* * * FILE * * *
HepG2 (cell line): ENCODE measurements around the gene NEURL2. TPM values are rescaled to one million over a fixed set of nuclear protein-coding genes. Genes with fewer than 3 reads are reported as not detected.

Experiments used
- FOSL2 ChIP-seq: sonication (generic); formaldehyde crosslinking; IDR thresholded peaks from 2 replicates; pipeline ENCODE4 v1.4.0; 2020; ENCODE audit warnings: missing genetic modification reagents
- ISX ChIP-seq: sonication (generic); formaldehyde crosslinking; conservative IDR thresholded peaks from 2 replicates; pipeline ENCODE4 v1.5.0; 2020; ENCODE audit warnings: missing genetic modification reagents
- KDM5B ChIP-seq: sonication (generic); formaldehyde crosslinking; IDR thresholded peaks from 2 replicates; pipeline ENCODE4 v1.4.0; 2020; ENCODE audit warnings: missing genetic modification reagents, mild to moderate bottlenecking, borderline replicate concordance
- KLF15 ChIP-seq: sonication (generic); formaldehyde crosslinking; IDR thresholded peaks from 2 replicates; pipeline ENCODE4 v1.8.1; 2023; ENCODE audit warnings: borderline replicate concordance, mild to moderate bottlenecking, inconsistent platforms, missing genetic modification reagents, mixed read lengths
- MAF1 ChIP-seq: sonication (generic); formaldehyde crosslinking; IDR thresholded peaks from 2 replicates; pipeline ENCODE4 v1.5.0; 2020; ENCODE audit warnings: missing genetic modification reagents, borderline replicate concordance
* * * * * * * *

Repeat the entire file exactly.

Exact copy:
HepG2 (cell line): ENCODE measurements around the gene NEURL2. TPM values are rescaled to one million over a fixed set of nuclear protein-coding genes. Genes with fewer than 3 reads are reported as not detected.

Experiments used
- FOSL2 ChIP-seq: sonication (generic); formaldehyde crosslinking; IDR thresholded peaks from 2 replicates; pipeline ENCODE4 v1.4.0; 2020; ENCODE audit warnings: missing genetic modification reagents
- ISX ChIP-seq: sonication (generic); formaldehyde crosslinking; conservative IDR thresholded peaks from 2 replicates; pipeline ENCODE4 v1.5.0; 2020; ENCODE audit warnings: missing genetic modification reagents
- KDM5B ChIP-seq: sonication (generic); formaldehyde crosslinking; IDR thresholded peaks from 2 replicates; pipeline ENCODE4 v1.4.0; 2020; ENCODE audit warnings: missing genetic modification reagents, mild to moderate bottlenecking, borderline replicate concordance
- KLF15 ChIP-seq: sonication (generic); formaldehyde crosslinking; IDR thresholded peaks from 2 replicates; pipeline ENCODE4 v1.8.1; 2023; ENCODE audit warnings: borderline replicate concordance, mild to moderate bottlenecking, inconsistent platforms, missing genetic modification reagents, mixed read lengths
- MAF1 ChIP-seq: sonication (generic); formaldehyde crosslinking; IDR thresholded peaks from 2 replicates; pipeline ENCODE4 v1.5.0; 2020; ENCODE audit warnings: missing genetic modification reagents, borderline replicate concordance